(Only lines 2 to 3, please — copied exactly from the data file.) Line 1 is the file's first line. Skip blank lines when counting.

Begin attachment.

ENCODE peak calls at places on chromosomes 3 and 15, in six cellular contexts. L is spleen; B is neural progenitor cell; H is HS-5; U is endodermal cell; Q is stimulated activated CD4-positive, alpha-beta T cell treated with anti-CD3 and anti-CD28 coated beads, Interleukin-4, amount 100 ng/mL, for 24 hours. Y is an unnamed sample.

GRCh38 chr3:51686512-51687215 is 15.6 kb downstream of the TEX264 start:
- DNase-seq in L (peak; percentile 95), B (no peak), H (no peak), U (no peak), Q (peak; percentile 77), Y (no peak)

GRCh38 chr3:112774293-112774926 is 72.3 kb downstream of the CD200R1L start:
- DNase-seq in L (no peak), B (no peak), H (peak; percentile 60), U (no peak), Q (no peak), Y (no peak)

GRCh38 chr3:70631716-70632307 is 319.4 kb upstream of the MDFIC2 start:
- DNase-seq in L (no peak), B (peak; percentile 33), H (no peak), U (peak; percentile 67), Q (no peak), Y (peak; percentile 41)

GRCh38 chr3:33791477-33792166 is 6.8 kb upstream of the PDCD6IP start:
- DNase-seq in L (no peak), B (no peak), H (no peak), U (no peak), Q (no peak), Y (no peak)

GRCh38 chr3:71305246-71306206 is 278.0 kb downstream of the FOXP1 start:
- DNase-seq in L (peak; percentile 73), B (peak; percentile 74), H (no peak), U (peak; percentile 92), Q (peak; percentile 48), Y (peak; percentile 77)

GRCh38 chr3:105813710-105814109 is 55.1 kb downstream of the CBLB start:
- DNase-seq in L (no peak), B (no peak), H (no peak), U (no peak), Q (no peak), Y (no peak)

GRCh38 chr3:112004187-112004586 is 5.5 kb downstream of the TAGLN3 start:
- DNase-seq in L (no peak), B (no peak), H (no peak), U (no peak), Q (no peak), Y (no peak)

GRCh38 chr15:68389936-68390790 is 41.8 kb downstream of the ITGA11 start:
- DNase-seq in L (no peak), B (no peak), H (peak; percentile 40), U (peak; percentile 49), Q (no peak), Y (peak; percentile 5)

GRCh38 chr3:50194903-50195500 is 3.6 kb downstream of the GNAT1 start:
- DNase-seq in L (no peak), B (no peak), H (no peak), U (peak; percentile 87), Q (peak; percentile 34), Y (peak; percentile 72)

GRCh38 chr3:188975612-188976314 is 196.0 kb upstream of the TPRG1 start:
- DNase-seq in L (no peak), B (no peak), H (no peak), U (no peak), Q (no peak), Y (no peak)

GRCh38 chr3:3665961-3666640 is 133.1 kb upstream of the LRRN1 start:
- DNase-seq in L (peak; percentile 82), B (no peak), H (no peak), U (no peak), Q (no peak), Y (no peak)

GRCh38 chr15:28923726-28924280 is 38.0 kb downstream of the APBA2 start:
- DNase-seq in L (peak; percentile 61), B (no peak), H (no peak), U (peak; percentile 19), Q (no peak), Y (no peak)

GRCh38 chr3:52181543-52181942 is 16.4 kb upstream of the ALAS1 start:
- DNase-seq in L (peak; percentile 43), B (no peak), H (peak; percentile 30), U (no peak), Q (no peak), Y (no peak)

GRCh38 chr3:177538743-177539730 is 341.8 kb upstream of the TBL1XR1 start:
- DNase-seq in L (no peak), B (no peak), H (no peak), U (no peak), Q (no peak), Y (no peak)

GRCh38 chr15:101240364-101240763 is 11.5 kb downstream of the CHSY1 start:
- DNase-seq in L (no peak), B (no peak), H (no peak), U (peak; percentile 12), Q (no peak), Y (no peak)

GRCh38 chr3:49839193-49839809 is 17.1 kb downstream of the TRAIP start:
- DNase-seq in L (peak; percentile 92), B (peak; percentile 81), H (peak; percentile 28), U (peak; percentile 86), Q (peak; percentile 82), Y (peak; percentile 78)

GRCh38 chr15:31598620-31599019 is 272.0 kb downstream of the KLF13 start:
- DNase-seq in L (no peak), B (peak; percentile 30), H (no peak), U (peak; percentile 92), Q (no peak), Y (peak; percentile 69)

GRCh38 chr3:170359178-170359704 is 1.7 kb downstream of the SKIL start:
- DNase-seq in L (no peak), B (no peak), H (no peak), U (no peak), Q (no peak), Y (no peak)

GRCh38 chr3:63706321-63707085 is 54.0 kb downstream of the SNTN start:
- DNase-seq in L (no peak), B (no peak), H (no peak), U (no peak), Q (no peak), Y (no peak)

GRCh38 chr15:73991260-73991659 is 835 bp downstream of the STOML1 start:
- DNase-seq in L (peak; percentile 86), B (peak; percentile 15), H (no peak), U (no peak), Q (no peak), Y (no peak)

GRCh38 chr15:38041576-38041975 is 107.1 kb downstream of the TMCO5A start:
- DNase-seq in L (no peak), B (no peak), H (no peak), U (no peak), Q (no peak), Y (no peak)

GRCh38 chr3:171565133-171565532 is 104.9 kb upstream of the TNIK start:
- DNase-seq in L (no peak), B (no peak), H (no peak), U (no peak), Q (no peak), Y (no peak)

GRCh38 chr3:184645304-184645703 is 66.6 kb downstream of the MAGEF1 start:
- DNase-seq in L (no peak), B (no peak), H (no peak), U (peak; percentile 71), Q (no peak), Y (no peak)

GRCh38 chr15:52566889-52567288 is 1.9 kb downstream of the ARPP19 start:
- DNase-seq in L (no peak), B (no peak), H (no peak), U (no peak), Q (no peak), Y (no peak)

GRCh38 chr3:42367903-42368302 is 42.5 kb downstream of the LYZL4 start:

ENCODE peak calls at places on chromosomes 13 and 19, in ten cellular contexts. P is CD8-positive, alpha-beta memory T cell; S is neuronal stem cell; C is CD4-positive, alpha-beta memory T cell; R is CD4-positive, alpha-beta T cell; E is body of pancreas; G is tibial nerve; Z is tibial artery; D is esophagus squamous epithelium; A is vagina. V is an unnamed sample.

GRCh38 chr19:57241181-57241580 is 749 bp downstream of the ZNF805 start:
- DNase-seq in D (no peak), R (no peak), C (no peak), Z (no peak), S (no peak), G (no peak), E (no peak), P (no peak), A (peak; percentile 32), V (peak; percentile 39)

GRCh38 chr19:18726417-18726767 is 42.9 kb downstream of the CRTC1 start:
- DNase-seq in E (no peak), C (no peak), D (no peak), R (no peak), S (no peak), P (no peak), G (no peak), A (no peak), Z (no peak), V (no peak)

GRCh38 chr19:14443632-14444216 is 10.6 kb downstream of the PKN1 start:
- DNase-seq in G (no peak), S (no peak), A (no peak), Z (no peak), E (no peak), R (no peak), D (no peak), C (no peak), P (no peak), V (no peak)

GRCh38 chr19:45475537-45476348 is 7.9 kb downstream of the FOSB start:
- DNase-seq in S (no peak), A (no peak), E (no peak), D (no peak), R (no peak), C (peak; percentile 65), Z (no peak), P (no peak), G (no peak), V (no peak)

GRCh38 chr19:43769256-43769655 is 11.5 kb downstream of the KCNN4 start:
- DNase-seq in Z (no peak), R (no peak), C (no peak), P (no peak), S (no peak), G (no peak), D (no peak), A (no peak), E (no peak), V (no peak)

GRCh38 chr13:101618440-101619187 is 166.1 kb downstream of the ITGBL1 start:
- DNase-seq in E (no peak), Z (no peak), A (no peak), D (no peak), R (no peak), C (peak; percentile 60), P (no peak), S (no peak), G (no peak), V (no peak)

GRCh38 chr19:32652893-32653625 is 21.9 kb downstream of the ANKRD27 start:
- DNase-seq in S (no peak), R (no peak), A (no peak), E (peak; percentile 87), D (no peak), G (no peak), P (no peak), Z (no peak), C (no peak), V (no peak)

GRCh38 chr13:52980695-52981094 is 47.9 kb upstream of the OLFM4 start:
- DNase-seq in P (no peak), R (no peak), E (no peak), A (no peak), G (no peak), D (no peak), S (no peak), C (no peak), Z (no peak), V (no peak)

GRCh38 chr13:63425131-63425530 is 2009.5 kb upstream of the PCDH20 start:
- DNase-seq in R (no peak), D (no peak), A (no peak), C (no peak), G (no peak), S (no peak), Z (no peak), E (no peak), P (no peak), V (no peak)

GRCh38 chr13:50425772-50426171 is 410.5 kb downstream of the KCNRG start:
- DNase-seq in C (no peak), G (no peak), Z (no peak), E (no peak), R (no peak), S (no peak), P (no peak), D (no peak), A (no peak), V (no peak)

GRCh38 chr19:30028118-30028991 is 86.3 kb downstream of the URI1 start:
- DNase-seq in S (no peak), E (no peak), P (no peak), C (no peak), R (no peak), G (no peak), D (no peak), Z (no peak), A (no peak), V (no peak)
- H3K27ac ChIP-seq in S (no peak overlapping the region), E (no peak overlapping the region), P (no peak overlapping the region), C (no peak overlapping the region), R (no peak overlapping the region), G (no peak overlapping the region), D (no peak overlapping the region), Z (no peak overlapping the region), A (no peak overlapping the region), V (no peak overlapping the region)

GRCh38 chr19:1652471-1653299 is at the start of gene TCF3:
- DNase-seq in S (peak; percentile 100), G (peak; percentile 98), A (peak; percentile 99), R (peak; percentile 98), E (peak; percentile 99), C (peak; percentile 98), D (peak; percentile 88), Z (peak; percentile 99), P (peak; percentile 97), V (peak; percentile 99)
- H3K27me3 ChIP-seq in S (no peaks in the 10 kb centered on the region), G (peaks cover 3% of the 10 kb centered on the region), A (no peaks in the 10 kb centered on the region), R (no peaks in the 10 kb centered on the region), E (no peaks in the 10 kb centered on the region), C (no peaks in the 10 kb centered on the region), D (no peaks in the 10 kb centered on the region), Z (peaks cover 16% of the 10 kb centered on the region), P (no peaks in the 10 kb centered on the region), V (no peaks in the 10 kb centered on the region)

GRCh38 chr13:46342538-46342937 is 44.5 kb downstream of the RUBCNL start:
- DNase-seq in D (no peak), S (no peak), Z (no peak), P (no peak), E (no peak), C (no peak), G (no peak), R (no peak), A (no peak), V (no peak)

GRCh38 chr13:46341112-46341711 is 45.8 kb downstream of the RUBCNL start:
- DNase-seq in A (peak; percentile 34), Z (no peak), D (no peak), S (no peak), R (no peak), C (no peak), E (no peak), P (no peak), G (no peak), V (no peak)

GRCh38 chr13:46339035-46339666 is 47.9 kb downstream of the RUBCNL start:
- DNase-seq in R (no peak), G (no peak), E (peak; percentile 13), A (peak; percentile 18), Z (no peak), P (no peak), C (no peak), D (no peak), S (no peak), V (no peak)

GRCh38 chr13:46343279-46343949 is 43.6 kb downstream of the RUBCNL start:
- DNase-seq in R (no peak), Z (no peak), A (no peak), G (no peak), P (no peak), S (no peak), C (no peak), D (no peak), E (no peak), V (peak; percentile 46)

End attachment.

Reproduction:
GRCh38 chr3:51686512-51687215 is 15.6 kb downstream of the TEX264 start:
- DNase-seq in L (peak; percentile 95), B (no peak), H (no peak), U (no peak), Q (peak; percentile 77), Y (no peak)